President Ronald Reagan's recent farewell to California underscores an already much-debated question here. Who will inherit the former governor's mantle as leader of the state Republican Party?
State GOP leaders are quick to agree that Mr. Reagan's continuing influence in the politics of his home state cannot be underestimated. But his move to the nation's capital, they say, leaves a political vacuum here -- and the skirmishing to fill that opening is already under way.
The issue is not likely to be decided until a winner emerges from the gubernatorial primary, which is still more than a year off. But the battle lines are already being drawn -- with a helping hand from members of Reagan's "kitchen cabinet," who are believed to be interested in grooming another candidate to follow Reagan down the gubernatorial and, perhaps eventually, presidential path.
The emerging "heir apparent" in terms of support from the kitchen cabinet -- the wealthy and influential group of Californians who shepherded President Reagan's political career -- is Lt. Gov. Mike Curb, who leaped to state office from Hollywood's recording industry just two years ago.
Still, Reagan is expected to maintain his long-kept tradition of staying out of primary races. And even though Curb has garnered substantial kitchen cabinet support and a campaign war chest that already totals $1 million, observers here believe he may well lose the primary election.
His strongest, although as yet unannounced, opponent is expected to be Attorney General George (Duke) Deukmejian, a leading law-and-order proponent whose credits as a former state legislator include the writing of California's "use a gun, go to prison" law. Also figuring in the race as a dark-horse candidate is San Diego Mayor Pete Wilson, who finished last in the 1978 Republican gubernatorial primary.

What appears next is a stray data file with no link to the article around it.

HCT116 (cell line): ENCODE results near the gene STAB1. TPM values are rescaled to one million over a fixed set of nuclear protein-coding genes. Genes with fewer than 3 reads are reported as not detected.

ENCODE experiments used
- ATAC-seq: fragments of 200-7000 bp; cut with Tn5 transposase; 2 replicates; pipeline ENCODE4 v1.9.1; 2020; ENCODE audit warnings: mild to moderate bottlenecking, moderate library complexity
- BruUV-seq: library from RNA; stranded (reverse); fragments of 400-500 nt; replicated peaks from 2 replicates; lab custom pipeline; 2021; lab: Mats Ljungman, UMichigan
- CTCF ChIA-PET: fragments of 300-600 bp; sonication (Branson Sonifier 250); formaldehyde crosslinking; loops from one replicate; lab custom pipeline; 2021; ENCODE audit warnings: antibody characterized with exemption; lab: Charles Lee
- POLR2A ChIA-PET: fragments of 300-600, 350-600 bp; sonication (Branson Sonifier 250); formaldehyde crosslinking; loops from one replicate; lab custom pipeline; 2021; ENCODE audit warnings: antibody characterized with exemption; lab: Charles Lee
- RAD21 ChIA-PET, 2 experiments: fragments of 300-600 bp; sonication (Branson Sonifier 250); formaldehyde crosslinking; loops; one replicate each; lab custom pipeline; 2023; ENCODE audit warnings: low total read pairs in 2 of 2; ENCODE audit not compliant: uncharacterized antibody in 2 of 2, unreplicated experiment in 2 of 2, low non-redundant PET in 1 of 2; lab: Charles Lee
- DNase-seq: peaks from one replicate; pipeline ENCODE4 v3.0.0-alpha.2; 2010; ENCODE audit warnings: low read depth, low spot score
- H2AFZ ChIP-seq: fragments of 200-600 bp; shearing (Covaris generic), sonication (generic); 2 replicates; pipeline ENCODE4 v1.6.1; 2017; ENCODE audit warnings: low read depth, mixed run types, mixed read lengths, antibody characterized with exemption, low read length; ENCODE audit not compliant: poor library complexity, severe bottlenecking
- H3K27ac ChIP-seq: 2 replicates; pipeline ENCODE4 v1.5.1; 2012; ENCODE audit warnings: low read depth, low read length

"Curb's done a good job trying to convince people he's Ronald Reagan's heir apparent," says one Sacramento source, who predicts that just as John Connally locked up "board room" support in his quest for the presidency last year but failed to pull in many votes, so too will Curb fail to win support among California's rank-and-file Republicans.
But even as Republican leaders brace themselves for what is expected to a bitterly contested race for the Republican gubernatorial nomination, they speak eagerly of a growing conservative momentum they hope will pull the political rug out from under the Democratic majority in the legislature.
It is a conservative trend, they say, which surfaced with the passage of Proposition 13 in 1978 and continued nationwide with the election of President Reagan. By 1982, they note, Californians will have had eiht years of a Democratic governor -- a stretch they believe voters will want to break with a Republican administration.
In addition, state GOP leaders point to three special state Senate elections held in 1979 -- all Democratic seats that fell to Republicans, who then retained them in the 1980 vote. Of the 20 Senators up for reelection next year, more than half are Democrats, a percentage Republicans hope will work in their favor as they seek to capture the four seats they need to control the state Senate.
However, Republican legislative leaders also concede that the magnitude of their success in 1982 will depend greatly on whether President Reagan is able to make a substantial dent in the country's economic woes.
"It's ready-made for us, if we don't blow it," says state Sen. Ken Maddy, who in the past has been mentioned as a possible contender for the GOP gubernatorial nomination.
"Everything points to a Republican sweep i n '82," he says. "The caveat is that Reagan has to do well.